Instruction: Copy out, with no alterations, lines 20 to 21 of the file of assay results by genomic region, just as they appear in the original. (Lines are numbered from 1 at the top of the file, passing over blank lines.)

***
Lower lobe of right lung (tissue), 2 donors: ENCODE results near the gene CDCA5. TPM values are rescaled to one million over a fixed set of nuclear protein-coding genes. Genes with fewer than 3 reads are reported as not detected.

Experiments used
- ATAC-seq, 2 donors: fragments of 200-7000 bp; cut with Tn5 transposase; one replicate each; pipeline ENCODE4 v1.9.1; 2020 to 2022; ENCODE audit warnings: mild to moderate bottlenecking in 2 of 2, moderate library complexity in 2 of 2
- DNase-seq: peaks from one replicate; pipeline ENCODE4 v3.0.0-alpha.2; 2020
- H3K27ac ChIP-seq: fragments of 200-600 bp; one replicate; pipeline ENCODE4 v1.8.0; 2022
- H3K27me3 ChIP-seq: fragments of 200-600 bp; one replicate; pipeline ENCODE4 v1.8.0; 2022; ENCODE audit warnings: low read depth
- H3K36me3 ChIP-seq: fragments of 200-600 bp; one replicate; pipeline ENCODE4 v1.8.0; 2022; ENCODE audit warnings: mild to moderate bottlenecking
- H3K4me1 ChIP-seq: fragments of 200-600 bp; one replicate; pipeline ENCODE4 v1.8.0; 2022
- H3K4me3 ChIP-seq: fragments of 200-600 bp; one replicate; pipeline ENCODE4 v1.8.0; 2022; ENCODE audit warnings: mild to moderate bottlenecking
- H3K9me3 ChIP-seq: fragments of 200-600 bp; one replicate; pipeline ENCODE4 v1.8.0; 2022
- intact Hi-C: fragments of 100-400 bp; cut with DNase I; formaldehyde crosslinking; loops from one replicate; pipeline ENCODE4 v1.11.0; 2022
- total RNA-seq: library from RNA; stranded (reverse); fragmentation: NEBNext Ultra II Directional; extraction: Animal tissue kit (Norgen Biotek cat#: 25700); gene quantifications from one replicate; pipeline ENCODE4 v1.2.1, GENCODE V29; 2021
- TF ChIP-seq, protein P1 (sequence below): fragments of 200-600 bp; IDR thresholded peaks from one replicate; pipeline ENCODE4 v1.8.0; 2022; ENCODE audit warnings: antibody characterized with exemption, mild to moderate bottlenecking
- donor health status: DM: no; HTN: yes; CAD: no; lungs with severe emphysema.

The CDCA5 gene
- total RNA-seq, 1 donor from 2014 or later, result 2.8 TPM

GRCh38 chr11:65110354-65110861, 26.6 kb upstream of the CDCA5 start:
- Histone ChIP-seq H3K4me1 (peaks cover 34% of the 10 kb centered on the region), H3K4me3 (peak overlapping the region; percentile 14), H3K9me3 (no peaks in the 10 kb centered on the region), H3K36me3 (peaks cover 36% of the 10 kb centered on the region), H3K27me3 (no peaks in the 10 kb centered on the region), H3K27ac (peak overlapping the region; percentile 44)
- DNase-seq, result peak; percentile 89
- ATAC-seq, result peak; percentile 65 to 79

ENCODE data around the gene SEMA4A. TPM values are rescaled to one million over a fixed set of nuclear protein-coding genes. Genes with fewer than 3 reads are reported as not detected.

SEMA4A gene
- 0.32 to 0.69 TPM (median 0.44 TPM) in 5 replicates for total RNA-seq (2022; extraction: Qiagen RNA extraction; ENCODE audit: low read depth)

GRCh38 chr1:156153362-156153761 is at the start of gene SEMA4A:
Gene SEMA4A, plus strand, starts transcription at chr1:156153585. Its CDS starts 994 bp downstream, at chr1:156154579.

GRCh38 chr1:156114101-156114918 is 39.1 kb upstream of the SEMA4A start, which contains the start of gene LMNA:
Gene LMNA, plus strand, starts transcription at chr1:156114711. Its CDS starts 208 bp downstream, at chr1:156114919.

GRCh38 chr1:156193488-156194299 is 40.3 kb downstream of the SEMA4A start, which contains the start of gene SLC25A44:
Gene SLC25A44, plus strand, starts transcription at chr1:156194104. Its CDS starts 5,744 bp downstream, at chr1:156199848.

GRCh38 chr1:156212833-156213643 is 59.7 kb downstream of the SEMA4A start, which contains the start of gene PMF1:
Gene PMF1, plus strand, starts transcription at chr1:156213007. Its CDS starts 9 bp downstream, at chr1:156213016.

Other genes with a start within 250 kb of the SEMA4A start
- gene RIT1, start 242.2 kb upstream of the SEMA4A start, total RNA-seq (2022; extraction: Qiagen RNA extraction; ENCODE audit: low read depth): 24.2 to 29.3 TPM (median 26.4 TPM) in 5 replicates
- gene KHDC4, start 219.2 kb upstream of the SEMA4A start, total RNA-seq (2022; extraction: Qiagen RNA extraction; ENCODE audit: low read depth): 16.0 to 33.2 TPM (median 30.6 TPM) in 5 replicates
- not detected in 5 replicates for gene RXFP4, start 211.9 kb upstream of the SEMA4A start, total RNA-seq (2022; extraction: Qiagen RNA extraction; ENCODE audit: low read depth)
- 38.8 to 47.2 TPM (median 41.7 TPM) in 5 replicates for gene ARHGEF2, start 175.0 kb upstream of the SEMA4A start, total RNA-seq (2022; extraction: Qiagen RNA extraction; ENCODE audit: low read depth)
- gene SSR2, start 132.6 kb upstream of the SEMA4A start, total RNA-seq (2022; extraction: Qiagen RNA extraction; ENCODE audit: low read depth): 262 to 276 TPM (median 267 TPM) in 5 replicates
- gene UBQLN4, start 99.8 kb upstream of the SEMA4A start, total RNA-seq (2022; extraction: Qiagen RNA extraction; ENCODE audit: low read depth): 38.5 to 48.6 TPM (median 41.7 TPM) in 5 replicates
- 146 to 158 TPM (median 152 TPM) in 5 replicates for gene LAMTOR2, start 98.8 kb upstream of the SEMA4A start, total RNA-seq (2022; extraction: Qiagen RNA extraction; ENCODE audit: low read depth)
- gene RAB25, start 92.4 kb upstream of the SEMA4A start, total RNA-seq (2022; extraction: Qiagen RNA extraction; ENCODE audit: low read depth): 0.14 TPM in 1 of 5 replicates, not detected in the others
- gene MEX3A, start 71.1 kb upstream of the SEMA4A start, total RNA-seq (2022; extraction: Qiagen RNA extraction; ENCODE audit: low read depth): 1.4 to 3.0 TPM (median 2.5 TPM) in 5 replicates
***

- ATAC-seq, result peak; percentile 65 to 79

ENCODE data around the gene SEMA4A. TPM values are rescaled to one million over a fixed set of nuclear protein-coding genes. Genes with fewer than 3 reads are reported as not detected.